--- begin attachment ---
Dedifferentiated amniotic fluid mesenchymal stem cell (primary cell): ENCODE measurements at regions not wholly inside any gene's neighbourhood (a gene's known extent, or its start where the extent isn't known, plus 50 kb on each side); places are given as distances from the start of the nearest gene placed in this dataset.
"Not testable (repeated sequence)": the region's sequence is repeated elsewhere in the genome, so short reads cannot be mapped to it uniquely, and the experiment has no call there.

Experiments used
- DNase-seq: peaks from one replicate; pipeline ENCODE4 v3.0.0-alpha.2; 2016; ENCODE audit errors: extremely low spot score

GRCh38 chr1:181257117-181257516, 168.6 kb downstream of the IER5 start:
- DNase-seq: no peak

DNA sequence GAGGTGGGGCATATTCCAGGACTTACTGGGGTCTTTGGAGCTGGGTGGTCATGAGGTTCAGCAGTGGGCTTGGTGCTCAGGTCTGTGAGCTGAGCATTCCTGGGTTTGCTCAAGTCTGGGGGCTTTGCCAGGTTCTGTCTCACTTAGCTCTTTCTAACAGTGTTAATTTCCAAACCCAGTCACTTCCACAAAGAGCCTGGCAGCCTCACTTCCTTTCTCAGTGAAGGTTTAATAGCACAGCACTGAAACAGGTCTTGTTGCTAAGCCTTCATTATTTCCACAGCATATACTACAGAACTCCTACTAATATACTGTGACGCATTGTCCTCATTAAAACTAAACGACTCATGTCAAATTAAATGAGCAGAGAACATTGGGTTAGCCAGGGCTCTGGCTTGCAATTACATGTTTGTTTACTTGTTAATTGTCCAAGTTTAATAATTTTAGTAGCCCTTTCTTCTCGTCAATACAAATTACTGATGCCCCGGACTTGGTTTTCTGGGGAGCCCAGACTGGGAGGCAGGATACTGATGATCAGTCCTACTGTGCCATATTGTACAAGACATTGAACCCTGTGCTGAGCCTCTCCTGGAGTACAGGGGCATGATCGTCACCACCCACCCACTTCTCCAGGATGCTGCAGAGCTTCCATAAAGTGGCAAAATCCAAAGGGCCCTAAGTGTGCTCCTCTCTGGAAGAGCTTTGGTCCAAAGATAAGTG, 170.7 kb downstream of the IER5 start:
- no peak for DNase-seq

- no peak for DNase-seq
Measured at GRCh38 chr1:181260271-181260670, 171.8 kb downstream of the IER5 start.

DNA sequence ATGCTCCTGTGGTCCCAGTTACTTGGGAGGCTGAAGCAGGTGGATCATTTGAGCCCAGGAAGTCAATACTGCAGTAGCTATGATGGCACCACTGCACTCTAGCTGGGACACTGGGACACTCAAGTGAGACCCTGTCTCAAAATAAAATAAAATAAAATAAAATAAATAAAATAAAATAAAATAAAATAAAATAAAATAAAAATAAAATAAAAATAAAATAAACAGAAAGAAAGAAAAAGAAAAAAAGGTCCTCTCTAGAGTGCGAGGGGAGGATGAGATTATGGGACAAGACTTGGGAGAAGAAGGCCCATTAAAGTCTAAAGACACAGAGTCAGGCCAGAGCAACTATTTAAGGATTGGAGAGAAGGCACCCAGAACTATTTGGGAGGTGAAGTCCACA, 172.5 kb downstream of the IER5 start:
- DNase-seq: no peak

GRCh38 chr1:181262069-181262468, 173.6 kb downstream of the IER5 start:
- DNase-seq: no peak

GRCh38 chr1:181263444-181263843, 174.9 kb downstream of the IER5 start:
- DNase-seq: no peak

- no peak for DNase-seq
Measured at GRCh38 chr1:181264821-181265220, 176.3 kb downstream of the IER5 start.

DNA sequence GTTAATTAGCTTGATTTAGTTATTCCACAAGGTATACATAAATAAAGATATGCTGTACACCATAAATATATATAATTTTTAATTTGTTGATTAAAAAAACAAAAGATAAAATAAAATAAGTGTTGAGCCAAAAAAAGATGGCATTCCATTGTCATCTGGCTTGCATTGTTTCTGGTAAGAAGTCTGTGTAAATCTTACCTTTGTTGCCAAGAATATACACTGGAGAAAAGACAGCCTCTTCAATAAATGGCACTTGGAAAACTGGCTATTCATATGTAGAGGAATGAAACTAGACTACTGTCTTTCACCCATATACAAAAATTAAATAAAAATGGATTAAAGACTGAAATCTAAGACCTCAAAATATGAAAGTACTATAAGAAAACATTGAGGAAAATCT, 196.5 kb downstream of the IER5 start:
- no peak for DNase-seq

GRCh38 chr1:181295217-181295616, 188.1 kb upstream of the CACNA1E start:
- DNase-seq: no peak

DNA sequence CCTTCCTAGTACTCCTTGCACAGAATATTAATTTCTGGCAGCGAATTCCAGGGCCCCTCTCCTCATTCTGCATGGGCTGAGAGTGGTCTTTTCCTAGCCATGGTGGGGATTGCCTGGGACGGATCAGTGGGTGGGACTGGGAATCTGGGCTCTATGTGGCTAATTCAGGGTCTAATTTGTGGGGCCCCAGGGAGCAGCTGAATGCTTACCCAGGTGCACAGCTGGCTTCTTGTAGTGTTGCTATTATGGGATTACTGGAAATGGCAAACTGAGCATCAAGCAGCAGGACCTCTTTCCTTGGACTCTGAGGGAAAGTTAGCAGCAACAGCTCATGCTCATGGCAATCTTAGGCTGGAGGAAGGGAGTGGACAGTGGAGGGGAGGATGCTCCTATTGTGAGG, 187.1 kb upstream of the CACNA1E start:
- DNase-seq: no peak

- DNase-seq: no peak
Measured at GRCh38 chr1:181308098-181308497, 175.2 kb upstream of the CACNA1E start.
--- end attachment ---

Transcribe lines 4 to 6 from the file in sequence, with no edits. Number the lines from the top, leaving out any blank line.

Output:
- DNase-seq: peaks from one replicate; pipeline ENCODE4 v3.0.0-alpha.2; 2016; ENCODE audit errors: extremely low spot score

GRCh38 chr1:181257117-181257516, 168.6 kb downstream of the IER5 start:
- DNase-seq: no peak